• Data Synchronization
    • 9600 Baud Rate at 0.1 bit (0.01ms)
    • 150 Baud Rate at 0.01 bit (0.06ms)
  • Audio Equalization
    • Amplitude of 0.25 dB (300-3000Hz)
    • Phase of 25 degrees (600-2600 Hz)
  • Channel Access
    • Channel Access Time: Less than 500 ms
  • Timing and Distance Limitations
    • Max ISI Time: 52 uS (Allowing for 10 uS of Jitter)
    • Max Site Separation: 7.8 miles (Without Timing Adjustments)
    • Velocity of Propagation: 3.0 X 10E8 m/s
    • 9600 Baud Period: 104 uS
  • Path Requirements
    • Bell Standard T1 or DS1 Grade Circuits Via: Digital Microwave - Fiber Optic -
    • Phase Stable Analog Multiplex / Microwave
  • Logical ID
    • Total Number of Logical Address Schemes (Non-Extended Addressing) : 16,384 (0 to 16,383)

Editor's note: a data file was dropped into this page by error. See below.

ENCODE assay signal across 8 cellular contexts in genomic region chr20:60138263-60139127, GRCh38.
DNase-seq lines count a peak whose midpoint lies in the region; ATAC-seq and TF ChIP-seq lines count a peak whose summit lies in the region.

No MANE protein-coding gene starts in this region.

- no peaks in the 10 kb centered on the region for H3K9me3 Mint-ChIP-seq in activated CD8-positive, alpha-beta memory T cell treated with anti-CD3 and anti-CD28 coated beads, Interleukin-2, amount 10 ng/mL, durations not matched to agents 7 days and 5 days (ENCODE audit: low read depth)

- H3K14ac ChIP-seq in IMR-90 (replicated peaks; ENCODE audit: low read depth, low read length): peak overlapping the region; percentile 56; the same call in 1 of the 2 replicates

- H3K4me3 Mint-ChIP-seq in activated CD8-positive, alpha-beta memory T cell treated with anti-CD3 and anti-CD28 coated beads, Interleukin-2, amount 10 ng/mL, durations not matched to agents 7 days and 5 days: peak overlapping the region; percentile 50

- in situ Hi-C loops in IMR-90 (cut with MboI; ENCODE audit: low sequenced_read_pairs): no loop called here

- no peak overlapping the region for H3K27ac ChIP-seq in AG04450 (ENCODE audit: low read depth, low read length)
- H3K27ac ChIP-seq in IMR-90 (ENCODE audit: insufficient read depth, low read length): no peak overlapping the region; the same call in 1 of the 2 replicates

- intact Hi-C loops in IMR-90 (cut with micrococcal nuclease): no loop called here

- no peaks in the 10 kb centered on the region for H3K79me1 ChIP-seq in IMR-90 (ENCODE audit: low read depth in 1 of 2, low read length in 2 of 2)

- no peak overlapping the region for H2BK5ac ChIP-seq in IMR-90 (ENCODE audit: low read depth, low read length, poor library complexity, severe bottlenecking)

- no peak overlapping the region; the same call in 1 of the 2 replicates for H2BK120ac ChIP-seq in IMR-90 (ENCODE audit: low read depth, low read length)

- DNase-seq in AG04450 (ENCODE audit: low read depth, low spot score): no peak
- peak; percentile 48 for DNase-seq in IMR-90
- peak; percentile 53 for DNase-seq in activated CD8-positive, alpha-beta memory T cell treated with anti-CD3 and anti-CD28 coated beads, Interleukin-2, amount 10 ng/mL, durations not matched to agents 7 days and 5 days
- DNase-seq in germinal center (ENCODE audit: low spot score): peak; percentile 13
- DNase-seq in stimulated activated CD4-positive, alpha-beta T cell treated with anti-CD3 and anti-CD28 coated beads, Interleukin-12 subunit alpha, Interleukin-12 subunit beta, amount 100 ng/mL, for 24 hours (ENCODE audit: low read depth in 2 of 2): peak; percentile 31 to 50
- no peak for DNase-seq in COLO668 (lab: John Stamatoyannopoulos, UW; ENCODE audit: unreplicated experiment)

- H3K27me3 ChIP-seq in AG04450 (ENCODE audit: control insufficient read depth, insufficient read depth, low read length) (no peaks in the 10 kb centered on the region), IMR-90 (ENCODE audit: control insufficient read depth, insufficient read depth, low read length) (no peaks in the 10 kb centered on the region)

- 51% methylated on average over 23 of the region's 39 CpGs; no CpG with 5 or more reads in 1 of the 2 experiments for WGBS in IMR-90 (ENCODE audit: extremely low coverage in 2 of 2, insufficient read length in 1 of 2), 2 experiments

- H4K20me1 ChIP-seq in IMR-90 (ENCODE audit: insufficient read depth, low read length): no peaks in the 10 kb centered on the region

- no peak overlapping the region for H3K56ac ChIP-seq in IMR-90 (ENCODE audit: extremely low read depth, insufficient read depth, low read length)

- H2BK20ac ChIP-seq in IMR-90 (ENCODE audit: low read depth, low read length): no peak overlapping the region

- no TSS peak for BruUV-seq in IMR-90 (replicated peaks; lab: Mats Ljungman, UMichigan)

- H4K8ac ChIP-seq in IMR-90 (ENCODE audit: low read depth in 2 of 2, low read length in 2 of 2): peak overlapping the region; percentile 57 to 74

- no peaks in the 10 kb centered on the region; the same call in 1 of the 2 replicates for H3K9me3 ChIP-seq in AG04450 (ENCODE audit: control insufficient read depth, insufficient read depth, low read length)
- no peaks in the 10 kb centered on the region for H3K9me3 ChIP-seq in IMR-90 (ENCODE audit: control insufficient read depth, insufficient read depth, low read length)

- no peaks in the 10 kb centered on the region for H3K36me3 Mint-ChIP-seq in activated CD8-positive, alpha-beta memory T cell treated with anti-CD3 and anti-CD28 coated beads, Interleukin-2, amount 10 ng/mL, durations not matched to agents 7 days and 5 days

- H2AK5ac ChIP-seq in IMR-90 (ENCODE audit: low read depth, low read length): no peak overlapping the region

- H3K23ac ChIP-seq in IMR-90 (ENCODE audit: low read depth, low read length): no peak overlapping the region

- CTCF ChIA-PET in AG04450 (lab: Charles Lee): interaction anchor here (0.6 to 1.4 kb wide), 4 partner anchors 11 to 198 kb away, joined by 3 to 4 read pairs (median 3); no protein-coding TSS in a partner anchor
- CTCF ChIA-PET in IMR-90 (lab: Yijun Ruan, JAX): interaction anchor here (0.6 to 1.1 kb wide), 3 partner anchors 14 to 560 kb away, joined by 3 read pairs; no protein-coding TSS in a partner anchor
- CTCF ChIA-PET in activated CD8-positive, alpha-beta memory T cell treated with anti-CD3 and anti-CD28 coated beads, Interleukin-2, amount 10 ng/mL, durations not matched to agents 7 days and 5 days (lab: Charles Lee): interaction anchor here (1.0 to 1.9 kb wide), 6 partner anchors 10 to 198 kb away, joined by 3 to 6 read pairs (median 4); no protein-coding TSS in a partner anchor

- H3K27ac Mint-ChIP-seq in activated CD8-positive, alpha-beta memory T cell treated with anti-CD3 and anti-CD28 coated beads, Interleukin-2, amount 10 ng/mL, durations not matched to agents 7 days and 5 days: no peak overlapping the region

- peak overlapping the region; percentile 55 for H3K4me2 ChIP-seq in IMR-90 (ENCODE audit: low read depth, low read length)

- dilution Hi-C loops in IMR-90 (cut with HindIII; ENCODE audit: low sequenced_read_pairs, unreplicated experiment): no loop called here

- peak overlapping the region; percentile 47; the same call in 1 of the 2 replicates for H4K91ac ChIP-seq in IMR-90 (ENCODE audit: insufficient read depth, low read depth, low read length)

• Logical ID uses 14 bits
    • Used for System Validation
      • LID 0: Test Unit when making Test Calls
      • LID 16383: Validation LID for all LIDs that are not in the database with a defined set of permissions.
      • LID < 64 for Host Computers or Mainframe
      • LID > 100 for Consoles
  • Group ID
    • Total Number of Group Address Scheme: 0 to 2048
  • Physical ID
    • Each Radio has a Physical ID
    • 20 bits Physical ID
    • 1,048,576 possibilities
    • ESN
  • Simulcast
    • Simultaneous Broadcast by two or more transmitters located at different sites operating on the same RF Frequency. A Simulcast trunked system requires the same number of channels with a common set of RF Frequencies at each site. For this reason, alignment of simulcast systems become very important.
  • Capture
    • The ability of an FM Discriminator to lock on the incoming signal: RF Level 1 > RF Level 2 by 12 dB

See also